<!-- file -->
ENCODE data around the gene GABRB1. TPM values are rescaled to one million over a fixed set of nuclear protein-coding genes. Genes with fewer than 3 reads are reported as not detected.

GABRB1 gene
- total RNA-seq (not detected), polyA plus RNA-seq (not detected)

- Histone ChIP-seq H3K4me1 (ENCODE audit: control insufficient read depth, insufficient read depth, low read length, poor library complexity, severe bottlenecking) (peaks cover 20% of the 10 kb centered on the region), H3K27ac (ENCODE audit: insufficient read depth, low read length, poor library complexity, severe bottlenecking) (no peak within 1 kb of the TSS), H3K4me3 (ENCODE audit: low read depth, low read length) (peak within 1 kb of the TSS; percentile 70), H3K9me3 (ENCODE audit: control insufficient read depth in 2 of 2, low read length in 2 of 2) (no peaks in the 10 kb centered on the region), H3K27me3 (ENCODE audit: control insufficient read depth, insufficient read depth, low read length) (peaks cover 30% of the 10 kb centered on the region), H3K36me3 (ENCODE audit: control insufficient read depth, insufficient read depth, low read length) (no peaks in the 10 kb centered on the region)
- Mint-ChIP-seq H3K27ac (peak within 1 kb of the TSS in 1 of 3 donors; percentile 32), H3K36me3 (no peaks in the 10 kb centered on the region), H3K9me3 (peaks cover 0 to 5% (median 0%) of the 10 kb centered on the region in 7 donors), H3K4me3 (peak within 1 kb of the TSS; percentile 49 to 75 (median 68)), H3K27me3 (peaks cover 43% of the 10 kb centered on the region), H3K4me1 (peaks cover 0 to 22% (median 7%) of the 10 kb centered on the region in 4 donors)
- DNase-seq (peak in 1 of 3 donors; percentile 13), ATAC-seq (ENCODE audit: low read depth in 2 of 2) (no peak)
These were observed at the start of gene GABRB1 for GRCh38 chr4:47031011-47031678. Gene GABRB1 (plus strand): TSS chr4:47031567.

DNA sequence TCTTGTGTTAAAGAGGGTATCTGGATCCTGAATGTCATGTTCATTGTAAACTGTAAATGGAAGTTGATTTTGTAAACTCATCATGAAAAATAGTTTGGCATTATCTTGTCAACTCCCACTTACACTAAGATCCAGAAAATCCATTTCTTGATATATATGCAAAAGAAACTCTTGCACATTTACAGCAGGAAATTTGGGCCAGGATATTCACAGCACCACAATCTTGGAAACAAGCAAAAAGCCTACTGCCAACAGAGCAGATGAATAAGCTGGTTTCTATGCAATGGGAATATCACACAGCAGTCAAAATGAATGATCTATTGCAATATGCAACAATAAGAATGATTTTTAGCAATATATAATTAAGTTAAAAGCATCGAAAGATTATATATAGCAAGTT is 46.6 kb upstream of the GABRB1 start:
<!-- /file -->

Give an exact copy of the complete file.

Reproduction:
ENCODE data around the gene GABRB1. TPM values are rescaled to one million over a fixed set of nuclear protein-coding genes. Genes with fewer than 3 reads are reported as not detected.

GABRB1 gene
- total RNA-seq (not detected), polyA plus RNA-seq (not detected)

- Histone ChIP-seq H3K4me1 (ENCODE audit: control insufficient read depth, insufficient read depth, low read length, poor library complexity, severe bottlenecking) (peaks cover 20% of the 10 kb centered on the region), H3K27ac (ENCODE audit: insufficient read depth, low read length, poor library complexity, severe bottlenecking) (no peak within 1 kb of the TSS), H3K4me3 (ENCODE audit: low read depth, low read length) (peak within 1 kb of the TSS; percentile 70), H3K9me3 (ENCODE audit: control insufficient read depth in 2 of 2, low read length in 2 of 2) (no peaks in the 10 kb centered on the region), H3K27me3 (ENCODE audit: control insufficient read depth, insufficient read depth, low read length) (peaks cover 30% of the 10 kb centered on the region), H3K36me3 (ENCODE audit: control insufficient read depth, insufficient read depth, low read length) (no peaks in the 10 kb centered on the region)
- Mint-ChIP-seq H3K27ac (peak within 1 kb of the TSS in 1 of 3 donors; percentile 32), H3K36me3 (no peaks in the 10 kb centered on the region), H3K9me3 (peaks cover 0 to 5% (median 0%) of the 10 kb centered on the region in 7 donors), H3K4me3 (peak within 1 kb of the TSS; percentile 49 to 75 (median 68)), H3K27me3 (peaks cover 43% of the 10 kb centered on the region), H3K4me1 (peaks cover 0 to 22% (median 7%) of the 10 kb centered on the region in 4 donors)
- DNase-seq (peak in 1 of 3 donors; percentile 13), ATAC-seq (ENCODE audit: low read depth in 2 of 2) (no peak)
These were observed at the start of gene GABRB1 for GRCh38 chr4:47031011-47031678. Gene GABRB1 (plus strand): TSS chr4:47031567.

DNA sequence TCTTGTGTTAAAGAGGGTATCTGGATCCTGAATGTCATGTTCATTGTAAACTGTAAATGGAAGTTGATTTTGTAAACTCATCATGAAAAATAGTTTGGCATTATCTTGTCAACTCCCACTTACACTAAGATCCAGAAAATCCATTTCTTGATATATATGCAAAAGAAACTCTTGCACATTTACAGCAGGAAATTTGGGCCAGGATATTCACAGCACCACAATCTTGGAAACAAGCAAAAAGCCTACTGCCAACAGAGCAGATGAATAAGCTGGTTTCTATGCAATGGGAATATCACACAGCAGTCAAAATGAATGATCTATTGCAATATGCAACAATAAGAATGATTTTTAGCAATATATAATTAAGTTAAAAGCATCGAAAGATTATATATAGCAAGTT is 46.6 kb upstream of the GABRB1 start: